Internet Freedom enters the final draft of the GOP platform.
The Daily Caller reports that Internet Freedom language has been added to the final draft of the Republican Party platform, which still awaits final approval from party authorities.
The relevant passage in the platform reads: “We will remove regulatory barriers that protect outdated technologies and business plans from innovation and competition, while preventing legacy regulation from interfering with new technologies such as mobile delivery of voice and video data as they become crucial components of the Internet ecosystem. We will resist any effort to shift control away from the successful multi-stakeholder approach of Internet governance and toward governance by international or other intergovernmental organizations. We will ensure that personal data receives full constitutional protection from government overreach and that individuals retain the right to control the use of their data by third parties.”
The Daily Caller notes that this language is modeled on Ron and Rand Paul’s “Technology Revolution” manifesto from their Campaign for Liberty, which declares: “As a matter of principle, we oppose any attempt by government to tax, regulate, monitor, or control the Internet, and we oppose the Internet collectivists who collaborate with the government against Internet freedom.”
As I mentioned when first reporting on the “The Technology Revolution,” it delivered a sharp rebuke to Net Neutrality, a package of government controls designed to regulate the sale and use of Internet bandwidth – an effort bound to produce the elevated prices and reduced quality typical of all price controls. The GOP platform language is also nicely incompatible with Net Neutrality, and echoes the Campaign for Liberty’s assertion that “technology is evolving faster than government’s ability to regulate it.”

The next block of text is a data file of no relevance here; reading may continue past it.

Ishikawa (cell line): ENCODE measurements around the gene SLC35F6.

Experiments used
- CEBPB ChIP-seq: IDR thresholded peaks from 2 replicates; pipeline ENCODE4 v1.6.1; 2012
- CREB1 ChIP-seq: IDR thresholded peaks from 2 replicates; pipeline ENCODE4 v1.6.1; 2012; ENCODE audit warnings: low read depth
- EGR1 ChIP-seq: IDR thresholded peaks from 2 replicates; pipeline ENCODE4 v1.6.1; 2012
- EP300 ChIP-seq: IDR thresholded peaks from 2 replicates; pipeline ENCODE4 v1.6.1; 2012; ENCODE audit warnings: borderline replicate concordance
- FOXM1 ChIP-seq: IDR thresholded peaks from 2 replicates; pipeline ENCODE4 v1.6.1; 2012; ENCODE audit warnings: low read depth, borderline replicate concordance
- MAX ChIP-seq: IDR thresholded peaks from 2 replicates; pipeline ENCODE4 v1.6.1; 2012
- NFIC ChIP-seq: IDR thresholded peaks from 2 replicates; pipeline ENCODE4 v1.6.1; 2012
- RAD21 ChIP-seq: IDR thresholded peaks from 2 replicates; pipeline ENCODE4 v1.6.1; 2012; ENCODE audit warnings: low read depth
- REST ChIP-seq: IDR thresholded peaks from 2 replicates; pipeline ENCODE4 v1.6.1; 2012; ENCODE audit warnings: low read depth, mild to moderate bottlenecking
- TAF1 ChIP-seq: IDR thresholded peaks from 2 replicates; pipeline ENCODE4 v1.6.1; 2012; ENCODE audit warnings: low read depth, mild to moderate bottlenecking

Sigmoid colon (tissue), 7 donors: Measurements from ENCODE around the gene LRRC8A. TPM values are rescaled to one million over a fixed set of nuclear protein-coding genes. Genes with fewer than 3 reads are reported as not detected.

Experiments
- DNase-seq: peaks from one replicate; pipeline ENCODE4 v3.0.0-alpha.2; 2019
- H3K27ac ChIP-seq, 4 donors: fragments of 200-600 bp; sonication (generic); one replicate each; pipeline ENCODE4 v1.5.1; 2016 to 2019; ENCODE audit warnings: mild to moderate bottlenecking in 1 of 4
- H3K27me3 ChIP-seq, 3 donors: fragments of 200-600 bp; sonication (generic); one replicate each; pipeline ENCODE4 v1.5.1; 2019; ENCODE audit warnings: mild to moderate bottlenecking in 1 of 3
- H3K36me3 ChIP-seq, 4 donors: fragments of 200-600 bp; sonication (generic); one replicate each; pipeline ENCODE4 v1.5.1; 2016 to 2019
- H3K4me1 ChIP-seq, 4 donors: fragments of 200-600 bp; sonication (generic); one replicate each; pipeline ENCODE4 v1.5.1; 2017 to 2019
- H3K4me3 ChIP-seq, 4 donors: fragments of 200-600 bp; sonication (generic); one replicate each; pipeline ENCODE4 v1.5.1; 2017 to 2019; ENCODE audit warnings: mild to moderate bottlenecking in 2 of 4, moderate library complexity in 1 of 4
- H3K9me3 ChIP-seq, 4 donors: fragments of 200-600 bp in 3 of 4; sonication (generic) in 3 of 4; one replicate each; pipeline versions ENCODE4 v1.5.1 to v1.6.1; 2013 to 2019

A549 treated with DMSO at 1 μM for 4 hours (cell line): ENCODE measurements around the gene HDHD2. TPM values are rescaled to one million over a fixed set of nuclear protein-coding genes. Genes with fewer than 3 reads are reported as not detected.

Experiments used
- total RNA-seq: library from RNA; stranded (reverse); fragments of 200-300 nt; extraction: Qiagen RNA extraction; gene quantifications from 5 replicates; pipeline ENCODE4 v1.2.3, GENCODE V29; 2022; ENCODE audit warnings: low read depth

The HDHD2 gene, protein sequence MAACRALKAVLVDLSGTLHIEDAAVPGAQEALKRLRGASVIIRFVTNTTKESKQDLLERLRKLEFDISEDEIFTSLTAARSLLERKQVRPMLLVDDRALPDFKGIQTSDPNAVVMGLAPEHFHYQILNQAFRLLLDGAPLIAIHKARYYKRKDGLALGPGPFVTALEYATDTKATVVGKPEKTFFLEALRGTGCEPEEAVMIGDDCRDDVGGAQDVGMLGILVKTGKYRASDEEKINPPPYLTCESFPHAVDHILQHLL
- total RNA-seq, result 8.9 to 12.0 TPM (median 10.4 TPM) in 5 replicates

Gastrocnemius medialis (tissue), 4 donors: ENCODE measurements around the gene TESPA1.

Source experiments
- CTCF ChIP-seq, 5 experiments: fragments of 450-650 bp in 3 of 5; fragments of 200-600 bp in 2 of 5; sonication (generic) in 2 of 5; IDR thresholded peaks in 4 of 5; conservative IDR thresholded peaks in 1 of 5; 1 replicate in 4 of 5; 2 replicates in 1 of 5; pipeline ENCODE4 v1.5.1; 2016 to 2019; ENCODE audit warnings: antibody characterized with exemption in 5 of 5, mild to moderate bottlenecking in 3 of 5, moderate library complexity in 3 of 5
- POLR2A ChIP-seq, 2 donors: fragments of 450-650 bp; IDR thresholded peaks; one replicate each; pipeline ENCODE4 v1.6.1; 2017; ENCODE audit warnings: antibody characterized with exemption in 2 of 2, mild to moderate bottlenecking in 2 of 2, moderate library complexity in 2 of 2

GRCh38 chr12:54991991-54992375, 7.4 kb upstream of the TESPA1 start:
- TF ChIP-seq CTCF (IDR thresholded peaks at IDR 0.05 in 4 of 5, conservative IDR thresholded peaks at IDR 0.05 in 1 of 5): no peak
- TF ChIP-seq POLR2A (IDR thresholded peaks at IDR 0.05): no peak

China’s ZTE planned to sell embargoed U.S. computer to Iran.
Three other telecommunications equipment makers – Ericsson, Nokia Siemens Networks and China-based Huawei Technologies – previously have said they would reduce their business in Iran. Huawei and ZTE have emerged as the largest equipment suppliers to Iran, according to people involved with the country’s telecom industry.
The parts list for the June 2011 contract was much more dominated by U.S. products than the earlier equipment contract. The earlier pact was between TCI, ZTE and a Chinese trading company called Beijing 8-Star International Co. The latest contract was between ZTE, Beijing 8-Star and an Iranian company called Aryacell.
Aryacell is a unit of Iran Mobin Electronic Development Co., part of a consortium that controls TCI. According to the contract, Beijing 8-Star was required to provide “third-party equipments,” while ZTE was responsible for supplying equipment and collecting payment. The contract was to last until December 31, 2015.
Officials at Aryacell and TCI did not respond to requests for comment. A representative of Beijing 8-Star, reached in China, declined to answer questions, saying: “Concerning my business matters, it’s not necessary for me to tell you anything.”
The contract’s parts list included products made by manufacturers from several countries. But most were from the U.S., with IBM items accounting for the bulk of them. The IBM parts included 30 servers and other computer equipment with a total cost of more than 6.8 million euros, minus about a 30 percent discount.
Several of the IBM server models, though new, were discontinued shortly before the contract was signed. It called for a 12-month warranty on all equipment.
It is not clear how ZTE will get out of the contract. According to the terms, the contract only can be terminated if Aryacell breaches it, becomes bankrupt or can’t pay its debts.